things, the relationship between the remedy secured and the specific 
allegations set forth in the government's complaint, whether the decree 
is sufficiently clear, whether enforcement mechanisms are sufficient, 
and whether the decree may positively harm third parties. See 
Microsoft, 56 F.3d at 1458-62. With respect to the adequacy of the 
relief secured by the decree, a court may not ``engage in an 
unrestricted evaluation of what relief would best serve the public.'' 
United States v. BNS, Inc., 858 F.2d 456, 462 (9th Cir. 1988) (citing 
United States v. Bechtel Corp., 648 F.2d 660, 666 (9th Cir. 1981)); see 
also Microsoft, 56 F.3d at 1460-62; United States v. Alcoa, Inc., 152 
F. Supp. 2d 37, 40 (D.D.C. 2001); InBev, 2009 U.S. Dist. LEXIS 84787, 
at *3 Courts have held that:

    [t]he balancing of competing social and political interests 
affected by a proposed antitrust consent decree must be left, in the 
first instance, to the discretion of the Attorney General. The 
court's role in protecting the public interest is one of insuring 
that the government has not breached its duty to the public in 
consenting to the decree. The court is required to determine not 
whether a particular decree is the one that will best serve society, 
but whether the settlement is ``within the reaches of the public 
interest.'' More elaborate requirements might undermine the 
effectiveness of antitrust enforcement by consent decree.

    Bechtel, 648 F.2d at 666 (emphasis added) (citations omitted).\4\ 
In determining whether a proposed settlement is in the public interest, 
the

[[Page 33640]]

court ``must accord deference to the government's predictions about the 
efficacy of its remedies, and may not require that the remedies 
perfectly match the alleged violations.'' SBC Commc'ns, 489 F. Supp. 2d 
at 17; see also Microsoft, 56 F.3d at 1461 (noting the need for courts 
to be ``deferential to the government's predictions as to the effect of 
the proposed remedies''); United States v. Archer-Daniels-Midland Co., 
272 F. Supp. 2d 1, 6 (D.D.C. 2003) (noting that the court should grant 
due respect to the United States' prediction as to the effect of 
proposed remedies, its perception of the market structure, and its 
views of the nature of the case).
---------------------------------------------------------------------------

    \4\ Cf. BNS, 858 F.2d at 464 (holding that the court's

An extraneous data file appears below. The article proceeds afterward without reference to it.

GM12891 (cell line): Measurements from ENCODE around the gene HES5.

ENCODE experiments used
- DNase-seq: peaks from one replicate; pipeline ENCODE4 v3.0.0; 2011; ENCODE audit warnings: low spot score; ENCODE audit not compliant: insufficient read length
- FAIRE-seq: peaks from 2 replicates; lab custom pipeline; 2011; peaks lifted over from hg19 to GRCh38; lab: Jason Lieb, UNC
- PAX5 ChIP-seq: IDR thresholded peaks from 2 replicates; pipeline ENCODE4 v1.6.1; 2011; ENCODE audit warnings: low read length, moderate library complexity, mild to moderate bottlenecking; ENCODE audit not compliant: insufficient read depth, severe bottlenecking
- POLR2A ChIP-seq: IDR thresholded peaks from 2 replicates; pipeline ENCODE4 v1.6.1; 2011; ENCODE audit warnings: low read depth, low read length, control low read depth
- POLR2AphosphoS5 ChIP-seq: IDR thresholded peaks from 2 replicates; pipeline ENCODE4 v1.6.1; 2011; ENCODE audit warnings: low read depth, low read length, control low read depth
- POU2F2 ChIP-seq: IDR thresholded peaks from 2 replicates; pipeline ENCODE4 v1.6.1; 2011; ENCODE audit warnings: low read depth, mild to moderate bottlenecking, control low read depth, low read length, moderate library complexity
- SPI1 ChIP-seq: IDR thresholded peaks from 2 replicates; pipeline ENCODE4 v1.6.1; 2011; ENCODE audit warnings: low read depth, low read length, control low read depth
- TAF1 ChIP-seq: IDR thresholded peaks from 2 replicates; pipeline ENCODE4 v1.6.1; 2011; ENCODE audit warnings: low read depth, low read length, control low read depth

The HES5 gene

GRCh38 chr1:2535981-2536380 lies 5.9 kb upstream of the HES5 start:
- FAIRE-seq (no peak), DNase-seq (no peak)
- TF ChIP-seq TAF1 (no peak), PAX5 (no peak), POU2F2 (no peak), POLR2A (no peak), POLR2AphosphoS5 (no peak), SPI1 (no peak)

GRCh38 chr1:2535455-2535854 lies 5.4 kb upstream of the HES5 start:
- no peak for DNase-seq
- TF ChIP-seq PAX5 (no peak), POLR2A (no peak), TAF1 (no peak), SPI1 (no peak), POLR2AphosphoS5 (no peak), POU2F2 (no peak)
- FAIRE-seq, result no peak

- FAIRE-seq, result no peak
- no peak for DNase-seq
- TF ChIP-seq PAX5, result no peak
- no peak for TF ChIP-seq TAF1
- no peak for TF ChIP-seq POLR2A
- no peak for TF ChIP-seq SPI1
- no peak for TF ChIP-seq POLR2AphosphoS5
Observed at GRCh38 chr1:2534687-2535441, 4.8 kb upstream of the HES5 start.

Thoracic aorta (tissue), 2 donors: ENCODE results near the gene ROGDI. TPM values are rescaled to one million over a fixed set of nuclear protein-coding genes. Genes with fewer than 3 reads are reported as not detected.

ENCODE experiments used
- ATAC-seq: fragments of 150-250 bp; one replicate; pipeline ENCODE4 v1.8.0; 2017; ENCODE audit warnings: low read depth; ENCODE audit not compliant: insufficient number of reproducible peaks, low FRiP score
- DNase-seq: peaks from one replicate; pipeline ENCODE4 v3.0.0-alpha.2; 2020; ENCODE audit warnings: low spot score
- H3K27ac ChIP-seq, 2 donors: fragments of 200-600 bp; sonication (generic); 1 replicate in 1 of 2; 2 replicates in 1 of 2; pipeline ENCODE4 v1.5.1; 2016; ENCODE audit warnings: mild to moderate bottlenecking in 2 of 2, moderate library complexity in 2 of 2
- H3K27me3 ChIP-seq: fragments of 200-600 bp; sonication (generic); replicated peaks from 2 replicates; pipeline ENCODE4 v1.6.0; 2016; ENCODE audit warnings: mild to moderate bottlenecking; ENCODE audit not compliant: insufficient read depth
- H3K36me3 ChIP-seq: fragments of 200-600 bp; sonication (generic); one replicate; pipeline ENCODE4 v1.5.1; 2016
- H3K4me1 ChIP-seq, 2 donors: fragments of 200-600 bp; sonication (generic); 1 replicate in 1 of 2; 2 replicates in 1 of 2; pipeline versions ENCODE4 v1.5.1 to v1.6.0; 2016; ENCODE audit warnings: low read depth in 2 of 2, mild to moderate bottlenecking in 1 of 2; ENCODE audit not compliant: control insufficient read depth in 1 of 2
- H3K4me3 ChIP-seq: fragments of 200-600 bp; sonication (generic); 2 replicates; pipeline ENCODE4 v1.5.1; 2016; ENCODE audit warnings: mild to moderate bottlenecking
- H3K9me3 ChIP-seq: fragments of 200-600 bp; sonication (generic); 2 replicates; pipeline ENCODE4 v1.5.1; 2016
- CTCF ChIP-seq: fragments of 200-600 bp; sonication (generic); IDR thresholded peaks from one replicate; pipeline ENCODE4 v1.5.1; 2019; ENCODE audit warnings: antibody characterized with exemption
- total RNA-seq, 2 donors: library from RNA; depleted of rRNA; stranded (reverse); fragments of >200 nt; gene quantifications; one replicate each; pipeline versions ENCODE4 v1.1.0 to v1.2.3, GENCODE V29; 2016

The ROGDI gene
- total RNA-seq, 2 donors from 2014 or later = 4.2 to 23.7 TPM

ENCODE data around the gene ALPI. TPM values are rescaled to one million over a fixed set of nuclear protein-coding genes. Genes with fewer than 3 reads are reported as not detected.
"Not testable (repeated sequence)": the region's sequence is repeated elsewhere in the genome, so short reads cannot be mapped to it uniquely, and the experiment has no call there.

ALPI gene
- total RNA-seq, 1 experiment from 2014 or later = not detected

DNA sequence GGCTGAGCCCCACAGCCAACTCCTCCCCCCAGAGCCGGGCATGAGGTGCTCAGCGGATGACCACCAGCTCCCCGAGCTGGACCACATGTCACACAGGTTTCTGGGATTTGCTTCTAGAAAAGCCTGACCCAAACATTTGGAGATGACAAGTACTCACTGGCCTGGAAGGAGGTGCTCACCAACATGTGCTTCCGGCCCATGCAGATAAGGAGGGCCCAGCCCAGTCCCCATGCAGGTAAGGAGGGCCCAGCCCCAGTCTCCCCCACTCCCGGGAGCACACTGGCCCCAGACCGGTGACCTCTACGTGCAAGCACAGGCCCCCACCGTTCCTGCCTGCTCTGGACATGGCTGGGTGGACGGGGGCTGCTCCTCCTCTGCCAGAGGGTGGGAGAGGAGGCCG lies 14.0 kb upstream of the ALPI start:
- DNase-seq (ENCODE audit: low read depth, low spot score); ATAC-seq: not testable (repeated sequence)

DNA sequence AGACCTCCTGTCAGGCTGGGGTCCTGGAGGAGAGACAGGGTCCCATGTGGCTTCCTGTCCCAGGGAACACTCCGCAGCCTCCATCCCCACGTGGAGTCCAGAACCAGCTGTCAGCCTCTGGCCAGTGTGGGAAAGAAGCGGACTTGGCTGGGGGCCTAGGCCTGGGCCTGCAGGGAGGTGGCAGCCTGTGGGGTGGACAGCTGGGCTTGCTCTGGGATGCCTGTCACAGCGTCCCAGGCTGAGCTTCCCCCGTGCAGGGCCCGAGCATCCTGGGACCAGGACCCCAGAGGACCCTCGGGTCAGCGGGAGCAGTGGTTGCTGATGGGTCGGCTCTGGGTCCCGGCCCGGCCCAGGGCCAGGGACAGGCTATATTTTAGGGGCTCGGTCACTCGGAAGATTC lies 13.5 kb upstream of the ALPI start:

``ultimate authority under the [APPA] is limited to approving or 
disapproving the consent decree''); United States v. Gillette Co., 
406 F. Supp. 713, 716 (D. Mass. 1975) (noting that, in this way, the 
court is constrained to ``look at the overall picture not 
hypercritically, nor with a microscope, but with an artist's 
reducing glass''). See generally Microsoft, 56 F.3d at 1461 
(discussing whether ``the remedies [obtained in the decree are] so 
inconsonant with the allegations charged as to fall outside of the 
'reaches of the public interest'').
---------------------------------------------------------------------------

    Courts have greater flexibility in approving proposed consent 
decrees than in crafting their own decrees following a finding of 
liability in a litigated matter. ``[A] proposed decree must be approved 
even if it falls short of the remedy the court would impose on its own, 
as long as it falls within the range of acceptability or is 'within the 
reaches of public interest.'' United States v. Am. Tel. & Tel. Co., 552 
F. Supp. 131, 151 (D.D.C. 1982) (citations omitted) (quoting United 
States v. Gillette Co., 406 F. Supp. 713, 716 (D. Mass. 1975)), aff'd 
sub nom. Maryland v. United States, 460 U.S. 1001(1983); see also 
United States v. Alcan Aluminum Ltd., 605 F. Supp. 619, 622 (W.D. Ky. 
1985) (approving the consent decree even though the court would have 
imposed a greater remedy). Therefore, the United States ``need only 
provide a factual basis for concluding that the settlements are